“Sixty: A Diary of My Sixty-First Year: The Beginning of the End, or the End of the Beginning?”
By Ian Brown
The Experiment (320 pages, $24.95)
As a cranky wit and a wondrous observer, Ian Brown has a compelling take on the joys and agonies of growing older. His pleasures are your pleasures, and his fears will feel as familiar as old friends.
Does Brown relish having turned 60? Hardly. He seems a little stunned by it — ambushed and wounded. It’s as if the thought of turning 60 caught up with him in some dark alley of the mind.
But his insights, quips and candid assessments of aging are to be enjoyed by any boomer nearing or having passed the big 6-0.
This yearlong diary, which begins on his 60th birthday, is a heaping batch of bittersweet. To be sure, Brown wears his melancholy on his sleeve. Like a pro athlete just retired, he seems pretty convinced that most of life’s good times are behind him.
Indeed, many of his big goals — fiery romance, fortune, recognition — are mostly passed. He admits to being fortunate in two of the three; one of his running laments is a lack of cash reserves.
Where Brown really reels you in is with his sincerity. He is refreshingly candid about his growing physical limitations even as he moves about the world, visiting family and friends, fishing, swimming and staying active daily.
The Toronto-based newspaper writer follows a routine that many Califor-nians will relate to, minus our trademark sunny dispositions.
“Getting older is a process of getting lonelier and lonelier until, at the very end, you are completely solitary, and then you are officially dead,” he writes.
Well, then. Obviously, don’t look here for plucky, sugarcoated tips on managing life’s milestones.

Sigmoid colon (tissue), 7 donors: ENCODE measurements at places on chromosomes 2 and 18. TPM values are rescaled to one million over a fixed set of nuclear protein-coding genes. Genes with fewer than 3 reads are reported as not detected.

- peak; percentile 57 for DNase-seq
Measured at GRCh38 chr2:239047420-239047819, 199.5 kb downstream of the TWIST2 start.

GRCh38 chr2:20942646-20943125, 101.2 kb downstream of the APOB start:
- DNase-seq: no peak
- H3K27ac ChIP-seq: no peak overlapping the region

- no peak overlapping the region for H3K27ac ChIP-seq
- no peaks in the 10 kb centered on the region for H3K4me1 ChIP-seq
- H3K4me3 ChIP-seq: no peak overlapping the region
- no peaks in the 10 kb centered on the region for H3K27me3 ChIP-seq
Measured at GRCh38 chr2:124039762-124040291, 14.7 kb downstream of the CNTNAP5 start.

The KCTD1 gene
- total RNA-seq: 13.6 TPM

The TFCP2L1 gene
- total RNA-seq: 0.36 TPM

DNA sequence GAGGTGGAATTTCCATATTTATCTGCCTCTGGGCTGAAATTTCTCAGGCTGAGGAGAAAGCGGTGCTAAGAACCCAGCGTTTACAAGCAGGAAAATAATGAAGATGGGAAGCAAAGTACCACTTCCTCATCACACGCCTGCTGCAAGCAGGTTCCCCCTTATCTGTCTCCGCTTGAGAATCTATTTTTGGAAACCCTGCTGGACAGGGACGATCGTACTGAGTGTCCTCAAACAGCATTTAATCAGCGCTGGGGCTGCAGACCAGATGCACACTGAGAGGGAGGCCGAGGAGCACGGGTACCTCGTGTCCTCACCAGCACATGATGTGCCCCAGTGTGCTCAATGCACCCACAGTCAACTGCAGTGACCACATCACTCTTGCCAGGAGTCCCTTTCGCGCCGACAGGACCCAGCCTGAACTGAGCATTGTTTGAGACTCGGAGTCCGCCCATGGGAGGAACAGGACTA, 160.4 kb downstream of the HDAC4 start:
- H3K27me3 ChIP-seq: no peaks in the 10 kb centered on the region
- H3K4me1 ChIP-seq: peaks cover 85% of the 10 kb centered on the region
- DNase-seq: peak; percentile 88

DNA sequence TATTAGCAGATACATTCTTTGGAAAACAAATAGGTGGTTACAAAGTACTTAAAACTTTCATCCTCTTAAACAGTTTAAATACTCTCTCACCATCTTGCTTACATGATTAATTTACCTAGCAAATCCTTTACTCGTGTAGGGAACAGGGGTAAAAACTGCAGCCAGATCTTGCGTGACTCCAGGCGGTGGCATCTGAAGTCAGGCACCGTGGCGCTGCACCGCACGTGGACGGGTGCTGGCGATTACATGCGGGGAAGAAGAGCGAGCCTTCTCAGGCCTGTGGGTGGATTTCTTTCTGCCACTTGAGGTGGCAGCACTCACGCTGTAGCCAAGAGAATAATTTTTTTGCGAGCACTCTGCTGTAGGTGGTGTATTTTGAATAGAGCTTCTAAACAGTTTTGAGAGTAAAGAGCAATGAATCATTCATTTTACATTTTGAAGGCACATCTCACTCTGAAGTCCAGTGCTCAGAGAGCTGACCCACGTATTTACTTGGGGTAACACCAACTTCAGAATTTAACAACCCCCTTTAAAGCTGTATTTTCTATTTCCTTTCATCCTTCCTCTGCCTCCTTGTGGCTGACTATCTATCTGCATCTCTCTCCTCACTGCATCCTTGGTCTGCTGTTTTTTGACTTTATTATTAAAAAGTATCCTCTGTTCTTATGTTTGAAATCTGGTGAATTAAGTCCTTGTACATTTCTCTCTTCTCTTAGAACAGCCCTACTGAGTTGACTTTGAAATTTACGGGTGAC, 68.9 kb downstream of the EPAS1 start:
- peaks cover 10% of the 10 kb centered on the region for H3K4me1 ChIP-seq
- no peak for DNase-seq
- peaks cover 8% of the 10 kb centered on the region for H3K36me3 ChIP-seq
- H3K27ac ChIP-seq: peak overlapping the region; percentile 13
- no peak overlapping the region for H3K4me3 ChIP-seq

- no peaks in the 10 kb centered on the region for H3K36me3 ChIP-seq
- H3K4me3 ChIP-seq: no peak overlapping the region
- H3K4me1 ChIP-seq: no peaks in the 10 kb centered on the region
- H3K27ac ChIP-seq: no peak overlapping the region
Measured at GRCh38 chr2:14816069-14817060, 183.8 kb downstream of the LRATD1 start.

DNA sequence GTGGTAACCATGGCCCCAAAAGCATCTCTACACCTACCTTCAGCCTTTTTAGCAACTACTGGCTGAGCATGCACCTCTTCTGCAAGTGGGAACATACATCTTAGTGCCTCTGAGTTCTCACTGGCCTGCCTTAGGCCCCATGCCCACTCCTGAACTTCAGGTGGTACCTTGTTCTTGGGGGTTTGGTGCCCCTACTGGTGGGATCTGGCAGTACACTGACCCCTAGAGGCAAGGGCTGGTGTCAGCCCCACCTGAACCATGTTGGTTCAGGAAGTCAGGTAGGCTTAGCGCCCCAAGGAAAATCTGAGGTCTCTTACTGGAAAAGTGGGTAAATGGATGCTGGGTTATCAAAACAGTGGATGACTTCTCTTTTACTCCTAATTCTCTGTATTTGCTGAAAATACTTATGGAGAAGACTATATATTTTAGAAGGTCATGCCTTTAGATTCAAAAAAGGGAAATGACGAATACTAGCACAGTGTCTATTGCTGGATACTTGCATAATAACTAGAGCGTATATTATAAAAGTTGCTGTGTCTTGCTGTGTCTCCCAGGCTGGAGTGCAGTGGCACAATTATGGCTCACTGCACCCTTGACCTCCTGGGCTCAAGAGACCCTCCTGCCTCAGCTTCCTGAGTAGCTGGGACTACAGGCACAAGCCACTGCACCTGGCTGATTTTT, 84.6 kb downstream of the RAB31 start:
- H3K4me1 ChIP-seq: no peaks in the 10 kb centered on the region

Likewise, there is very little chirpy, New Age navel-gazing to his writing. His mind is keen and active, and his pages are full of fine references to poets and artists who he knows also dealt with the minefield of late middle age.
He speaks of his existential crises:
“The real question is, what does it mean to live to full effect? How do you know if you are fulfilling your time, or wasting it?”
He speaks of his love life:
“I haven’t had sex for a month. A month! I remember the days of being fifty-seven, when going a week was too much. But now I can stand it for a month. I am not sure this is good news.”
He speaks of physical changes:
“Age spots show up on my body with such frequency I feel like a special effect — the man who is turning sepia before his photograph can.”
Brown acknowledges that growing older is an issue that everyone talks about, “and a lot of it sounds alike.”
Not this book. There is an inertia to the writing and an occasional poetic lilt.
He is honest about his struggles with marriage, his love for his wife and brother, his difficulties with an outspoken and challenging mother.
Through all of it, Brown peppers his memoir with crisp, self-deprecating, asides and a wry point of view that holds up to the very end.
By Chris Erskine
Los Angeles Times